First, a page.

With spring just around the corner, the International Festival of Arts and Ideas revealed its lineup Wednesday night in the Iseman Theater.

The festival, which will celebrate its 20th anniversary this summer, will take place from June 12 to June 27. The festival will encompass a wide array of the arts and intellectual life, including Cajun music concerts, poetry performances and discussion panels with New York Times correspondents. Rock singer Lucinda Williams and pop artist Darlene Love will be two of the festival’s headlining artists this year and will play free evening concerts on the New Haven Green.

“This is not just the launch of a new festival,” said Mary Lou Aleskie, the festival’s executive director. “This is actually the launch tonight of a new decade of bringing great festivals to New Haven each June.”

The festival is an economic boon for New Haven, said Mayor Toni Harp in her remarks. She said the festival brings in roughly $30 million in economic activity and 100,000 visitors to New Haven each year, adding that the visitors help to improve New Haven’s reputation because they leave the festival with a positive impression of the city.

This year’s festival will be partly funded by a plethora of Connecticut organizations and institutions, including Yale, the Community Foundation for Greater New Haven and First Niagara Bank. The National Endowment of the Arts also offered a grant to the festival.

Several performers in this year’s lineup reflect the festival’s international scope. Plena Libre, a Puerto Rican plena and bomba band, will perform on the New Haven Green on the last day of the festival. Machine de Cirque, a circus show from Montreal, will make their United States debut on June 23 at the festival.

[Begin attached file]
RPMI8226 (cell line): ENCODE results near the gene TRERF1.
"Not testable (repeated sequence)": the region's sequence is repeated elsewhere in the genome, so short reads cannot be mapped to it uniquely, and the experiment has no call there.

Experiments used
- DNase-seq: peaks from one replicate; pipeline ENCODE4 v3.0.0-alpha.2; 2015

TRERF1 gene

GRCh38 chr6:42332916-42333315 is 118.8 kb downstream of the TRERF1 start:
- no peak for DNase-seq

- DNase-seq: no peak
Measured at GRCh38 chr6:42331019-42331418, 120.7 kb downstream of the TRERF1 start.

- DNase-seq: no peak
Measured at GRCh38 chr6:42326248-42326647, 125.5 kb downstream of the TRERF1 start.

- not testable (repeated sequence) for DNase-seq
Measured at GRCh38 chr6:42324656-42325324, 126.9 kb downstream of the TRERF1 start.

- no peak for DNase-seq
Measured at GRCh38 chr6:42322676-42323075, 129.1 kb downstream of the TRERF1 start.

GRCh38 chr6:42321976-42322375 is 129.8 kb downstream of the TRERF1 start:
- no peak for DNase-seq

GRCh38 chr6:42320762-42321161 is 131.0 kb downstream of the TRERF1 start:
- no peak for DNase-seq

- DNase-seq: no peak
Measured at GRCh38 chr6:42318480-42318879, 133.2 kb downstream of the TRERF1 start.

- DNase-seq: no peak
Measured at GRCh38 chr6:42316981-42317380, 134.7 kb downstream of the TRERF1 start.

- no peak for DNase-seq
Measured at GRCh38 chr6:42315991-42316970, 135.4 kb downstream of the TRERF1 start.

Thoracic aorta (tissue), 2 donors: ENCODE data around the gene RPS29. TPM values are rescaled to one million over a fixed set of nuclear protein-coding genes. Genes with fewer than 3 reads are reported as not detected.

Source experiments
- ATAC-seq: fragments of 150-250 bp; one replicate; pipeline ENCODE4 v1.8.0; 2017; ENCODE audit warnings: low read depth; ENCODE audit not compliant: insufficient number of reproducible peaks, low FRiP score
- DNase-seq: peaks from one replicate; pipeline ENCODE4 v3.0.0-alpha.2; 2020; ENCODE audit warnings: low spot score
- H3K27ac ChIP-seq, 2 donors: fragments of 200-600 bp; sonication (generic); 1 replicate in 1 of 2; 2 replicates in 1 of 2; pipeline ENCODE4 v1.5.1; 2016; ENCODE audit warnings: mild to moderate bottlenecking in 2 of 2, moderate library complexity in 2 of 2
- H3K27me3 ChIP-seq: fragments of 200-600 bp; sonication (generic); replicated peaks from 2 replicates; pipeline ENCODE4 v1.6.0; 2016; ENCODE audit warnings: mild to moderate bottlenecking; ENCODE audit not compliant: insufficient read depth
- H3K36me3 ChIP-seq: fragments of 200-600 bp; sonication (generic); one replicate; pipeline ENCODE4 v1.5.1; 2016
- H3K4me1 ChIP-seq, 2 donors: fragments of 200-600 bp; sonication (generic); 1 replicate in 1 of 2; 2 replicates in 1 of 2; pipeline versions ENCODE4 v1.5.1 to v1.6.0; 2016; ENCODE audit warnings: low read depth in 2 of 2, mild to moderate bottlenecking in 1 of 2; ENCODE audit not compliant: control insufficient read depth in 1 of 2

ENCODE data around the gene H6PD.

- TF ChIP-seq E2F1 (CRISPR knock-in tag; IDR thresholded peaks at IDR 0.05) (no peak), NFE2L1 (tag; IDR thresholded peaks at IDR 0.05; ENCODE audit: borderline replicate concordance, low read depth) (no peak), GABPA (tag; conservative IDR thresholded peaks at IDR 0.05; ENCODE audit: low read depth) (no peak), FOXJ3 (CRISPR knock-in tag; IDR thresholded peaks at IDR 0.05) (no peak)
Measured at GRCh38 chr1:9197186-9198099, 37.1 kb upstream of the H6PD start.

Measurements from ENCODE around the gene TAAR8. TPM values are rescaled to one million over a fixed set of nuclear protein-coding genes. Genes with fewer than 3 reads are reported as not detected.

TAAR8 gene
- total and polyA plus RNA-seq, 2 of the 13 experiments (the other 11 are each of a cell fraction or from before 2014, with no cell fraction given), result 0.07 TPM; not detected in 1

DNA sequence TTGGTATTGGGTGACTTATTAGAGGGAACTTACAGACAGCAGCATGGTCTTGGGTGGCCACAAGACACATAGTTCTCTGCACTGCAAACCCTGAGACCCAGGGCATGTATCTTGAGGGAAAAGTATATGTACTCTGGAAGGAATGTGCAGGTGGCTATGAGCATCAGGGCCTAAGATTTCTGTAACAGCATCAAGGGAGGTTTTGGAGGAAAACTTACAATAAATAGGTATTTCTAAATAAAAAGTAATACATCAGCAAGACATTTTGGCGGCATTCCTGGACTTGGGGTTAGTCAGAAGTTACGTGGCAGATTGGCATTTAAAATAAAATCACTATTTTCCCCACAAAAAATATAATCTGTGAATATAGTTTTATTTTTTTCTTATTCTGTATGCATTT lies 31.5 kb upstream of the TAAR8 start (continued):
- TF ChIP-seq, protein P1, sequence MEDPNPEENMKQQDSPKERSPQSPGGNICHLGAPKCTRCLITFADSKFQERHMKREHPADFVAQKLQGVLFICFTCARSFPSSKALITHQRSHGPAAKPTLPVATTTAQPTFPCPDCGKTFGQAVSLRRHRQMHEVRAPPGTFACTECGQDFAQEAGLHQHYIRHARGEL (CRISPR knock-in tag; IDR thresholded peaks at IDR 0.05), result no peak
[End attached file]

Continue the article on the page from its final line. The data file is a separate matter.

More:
Even the U.S.-based performers in the festival come from less-traveled regions of the country. Cry You One, a theater and music act, hails from coastal south Louisiana.

Wednesday night’s event also included a panel discussion on the question of the future of interconnectivity and privacy in the Internet age. Led by John Dankosky, the host of “Where We Live” on WNPR, the panel included New Haven Independent Editor Paul Bass ’82 , longtime Connecticut politician and current director of Common Cause Miles Rapoport and postdoctoral associate Lauren Henry ’09 of the Yale Law School.

As part of the festival’s forward-looking vision, the panelists discussed the rapid evolution and societal effects of the Internet. The extent to which privacy can and should exist in the Internet age was a primary focus of their discussion.

Bass said that the concept of privacy often feels like a “lost cause,” but he admitted that a total lack of privacy might not be a desirable alternative. Henry noted that in some cases, a lack of privacy can make people unwilling to express their true opinions, choosing instead to conform to social norms.

Bass disagreed with Henry’s statement. He said the Internet has made it easier than ever to find communities composed of people who resemble one’s own personality. For example, he noted, people who like one type of indie music can connect with the rest of that community, even if other indie music enthusiasts live across the country.

Rapoport, who served in the Connecticut General Assembly as a Democrat for 10 years, expressed concern over the impact of the Internet on the future of democratic governance. He praised the Federal Trade Commission’s recent decision to regulate the Internet by classifying it as a utility.

Past headlining performers in the festival have included acclaimed cellist Yo-Yo Ma and rhythm and blues singer Mavis Staples.